Doomsday… Not to scare you or anything, but do you know that there are less than two weeks before Christmas?! Once again, it snuck up on me.
I haven’t finished shopping, decorated a tree, sent a card, wrapped a gift, or begged my husband to hang a single strand of lights from our eaves. At this point, I am so far behind that I will never get it all done. If I had the time, I would sit down and have a good cry.
I bet you wonder what I was doing last weekend instead of decking our halls, like so many of our neighbors. For once I wasn’t procrastinating. I spent the whole weekend in a workshop at Laurie Wagner’s “27 Powers Court,” figuring out the next chapter in my personal history — “When you reach a life goal, what comes next?”
For almost 40 years I fantasized about seeing my words in print. With persistence, luck, and loving colleagues, I did it. My brother asked awhile back, “What’s next, Honey Bun?” I ignored him, still drunk on “Atta-Girl Ale.” But in a hangover moment I realized I needed a new goal, so signed up for Alexandra Franzen’s, “Write Yourself into Motion.”
Alex is charismatic, bright, and young enough to be my daughter. Prior to the workshop I knew nothing about her, but trusted Laurie’s word that my time would be well spent. It turns out that her one-on-one coaching schedule is booked for nine months solid, with a 40-person waiting list. Women traveled to Alameda from Washington DC and Calgary, Canada just to attend the workshop. (Lucky me — I had a five minute drive!)
She started the morning by asking:
- “What are you not doing that you need to do to have the life you want?”
- "What are you ‘freakishly’ good at?"
- “If your parents and God were all gone and there was no one left to offend, who would you become?"
I believe that I am freakishly good at writing down things some people won’t say out loud. (Most people know better. I can’t help myself.) I have several close friends, a husband and two daughters to offend, but I lost both parents years ago and my belief in God seems to come and go. I do believe in love and forgiveness, so I plan to keep writing.
In the next exercise, we spent time on our “bios.” I tried a timeline approach, describing myself at random ages on the path to 53. It became an un-centered lump of clay on a potter’s wheel, flew off and hit a wall. Answering a prompt to name my superhero alias, I chose “IBIS” or “Intelligent but Imaginative Scatterhead.” By day, she’s a mild mannered office manager for a custom audio/video installation contractor, and by night — Wonder Writer! (Strike two…)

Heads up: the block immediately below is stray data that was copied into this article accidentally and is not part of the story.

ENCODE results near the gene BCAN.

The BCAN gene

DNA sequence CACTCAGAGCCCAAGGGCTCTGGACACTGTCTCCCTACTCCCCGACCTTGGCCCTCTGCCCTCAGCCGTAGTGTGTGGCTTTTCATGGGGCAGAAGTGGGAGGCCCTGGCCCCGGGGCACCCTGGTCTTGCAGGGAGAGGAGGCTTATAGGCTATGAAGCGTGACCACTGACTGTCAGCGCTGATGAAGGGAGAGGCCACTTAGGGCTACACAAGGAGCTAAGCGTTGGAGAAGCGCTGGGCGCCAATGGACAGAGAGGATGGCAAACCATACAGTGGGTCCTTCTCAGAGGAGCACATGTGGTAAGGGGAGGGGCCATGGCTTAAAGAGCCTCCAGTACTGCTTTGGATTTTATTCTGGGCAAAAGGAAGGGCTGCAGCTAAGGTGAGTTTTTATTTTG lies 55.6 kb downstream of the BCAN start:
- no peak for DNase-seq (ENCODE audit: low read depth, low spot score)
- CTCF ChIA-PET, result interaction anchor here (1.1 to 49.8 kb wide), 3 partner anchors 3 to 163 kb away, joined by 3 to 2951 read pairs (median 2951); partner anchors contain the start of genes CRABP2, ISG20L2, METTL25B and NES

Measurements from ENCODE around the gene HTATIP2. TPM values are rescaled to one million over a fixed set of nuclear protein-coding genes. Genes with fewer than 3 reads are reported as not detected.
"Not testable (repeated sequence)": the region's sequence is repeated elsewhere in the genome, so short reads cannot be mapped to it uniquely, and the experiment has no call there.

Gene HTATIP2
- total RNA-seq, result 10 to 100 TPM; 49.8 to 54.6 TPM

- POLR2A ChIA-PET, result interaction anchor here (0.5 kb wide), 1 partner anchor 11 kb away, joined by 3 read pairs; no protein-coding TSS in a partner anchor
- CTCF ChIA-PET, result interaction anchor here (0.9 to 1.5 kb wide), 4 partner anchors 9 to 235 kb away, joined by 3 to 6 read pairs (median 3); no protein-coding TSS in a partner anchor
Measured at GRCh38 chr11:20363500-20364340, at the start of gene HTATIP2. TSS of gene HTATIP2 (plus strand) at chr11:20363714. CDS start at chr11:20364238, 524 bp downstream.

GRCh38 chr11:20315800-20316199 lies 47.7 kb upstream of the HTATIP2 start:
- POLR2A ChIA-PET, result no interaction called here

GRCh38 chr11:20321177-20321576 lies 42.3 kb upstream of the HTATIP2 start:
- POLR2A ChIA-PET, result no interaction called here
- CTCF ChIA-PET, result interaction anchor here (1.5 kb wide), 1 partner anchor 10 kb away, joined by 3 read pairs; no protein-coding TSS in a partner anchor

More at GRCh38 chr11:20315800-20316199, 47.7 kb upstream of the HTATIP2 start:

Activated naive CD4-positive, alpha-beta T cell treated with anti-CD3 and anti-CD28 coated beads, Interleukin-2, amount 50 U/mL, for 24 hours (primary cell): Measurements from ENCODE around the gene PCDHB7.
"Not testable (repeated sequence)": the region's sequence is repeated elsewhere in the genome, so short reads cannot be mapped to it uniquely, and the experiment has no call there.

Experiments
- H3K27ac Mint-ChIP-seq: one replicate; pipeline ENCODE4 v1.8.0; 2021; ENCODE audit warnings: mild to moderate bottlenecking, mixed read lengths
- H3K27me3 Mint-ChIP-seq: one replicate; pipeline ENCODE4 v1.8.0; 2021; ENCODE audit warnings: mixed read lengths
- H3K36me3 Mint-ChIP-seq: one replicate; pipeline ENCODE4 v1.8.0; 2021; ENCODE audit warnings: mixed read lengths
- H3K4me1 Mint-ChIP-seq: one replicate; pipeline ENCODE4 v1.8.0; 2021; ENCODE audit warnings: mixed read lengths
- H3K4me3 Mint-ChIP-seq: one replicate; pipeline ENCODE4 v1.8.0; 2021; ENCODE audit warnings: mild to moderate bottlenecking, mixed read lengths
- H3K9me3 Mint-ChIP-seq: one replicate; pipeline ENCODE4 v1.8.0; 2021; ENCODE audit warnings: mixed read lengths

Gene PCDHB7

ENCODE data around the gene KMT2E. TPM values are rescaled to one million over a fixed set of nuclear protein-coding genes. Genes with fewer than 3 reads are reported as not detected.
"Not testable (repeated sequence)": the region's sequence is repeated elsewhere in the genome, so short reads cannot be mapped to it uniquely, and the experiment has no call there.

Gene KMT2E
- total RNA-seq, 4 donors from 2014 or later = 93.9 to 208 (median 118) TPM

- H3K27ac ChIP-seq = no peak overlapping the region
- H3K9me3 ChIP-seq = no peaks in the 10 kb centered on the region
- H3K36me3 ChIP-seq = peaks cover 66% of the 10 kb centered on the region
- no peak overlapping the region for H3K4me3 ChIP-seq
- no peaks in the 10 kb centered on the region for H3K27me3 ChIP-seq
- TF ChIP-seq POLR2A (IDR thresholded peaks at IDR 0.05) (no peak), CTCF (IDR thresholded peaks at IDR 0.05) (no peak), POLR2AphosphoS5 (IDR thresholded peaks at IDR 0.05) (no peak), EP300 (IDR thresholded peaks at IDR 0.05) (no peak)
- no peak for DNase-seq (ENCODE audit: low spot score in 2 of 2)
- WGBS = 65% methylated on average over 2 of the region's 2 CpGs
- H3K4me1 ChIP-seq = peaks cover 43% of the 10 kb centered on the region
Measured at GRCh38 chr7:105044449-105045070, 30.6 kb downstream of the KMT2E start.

In the end, my favorite prompt was, “What happened in the last thousand days?” I made a list of the first things that came to mind:
- I lost an empty nest.
- I gained a son and learned the value of collectible plastic action figures on eBay.
- I remained a contestant on this season’s Survivor: Great Recession (Cross your fingers that I make it to the final four…)
- I received a medal symbolizing a 50-pound weight loss.
- I made several new friends from complete strangers.
- I honored a weekly deadline and transitioned between three editors.
- For the first time in my life, I heard someone call me a gym rat and a spin class “regular.”
- I planned a wedding and became close friends with a daughter who launched successfully into a life of her own.
- I regained an empty nest.
It wasn’t a bio, but it was a jaw-dropping exercise. I printed the list and stuck it to the fridge with a starfish magnet.
Magic stuff happens at Laurie Wagner’s house. At her table last Wednesday, I wrote a piece on what I would do in my final 24 hours on the planet. (It rolled around in my head after hearing something on NPR about the Mayan calendar, Doomsday and the end of the world as we know it.)
Do you have plans for your last 24 hours?
I asked my family that question as we sat by the fire later that week, surrounded by cardboard boxes and crumpled tissue paper, nutcrackers and snowmen displacing the tall ship and baskets on the mantle. I said, “I know what I would do. I would pile all of you in my car and drive over Mount Tam to hunt for petrified sand dollars on Stinson Beach.” (It’s an addiction. No one needs another petrified sand dollar at the end of time. As my brother said at Thanksgiving, “Honey Bun, sometimes it’s a collection, and sometimes it’s just a bunch of stuff.”)
When it was his turn to answer, my husband said, “I would kiss the three of you, say ‘so long’ and go to sleep.” I don’t know why that caught me by surprise. Next to our girls and me, sleep is Si’s No. 1 passion. Si is freakishly good at naps.
So, think about it. What would you do if there were only 24 hours? I don’t believe the world is ending, but I do believe we might not get warning when our time is up.
And on a happier note, do yourself a favor. Make a list of your accomplishments in the last thousand days. You deserve the gift of seeing it in print.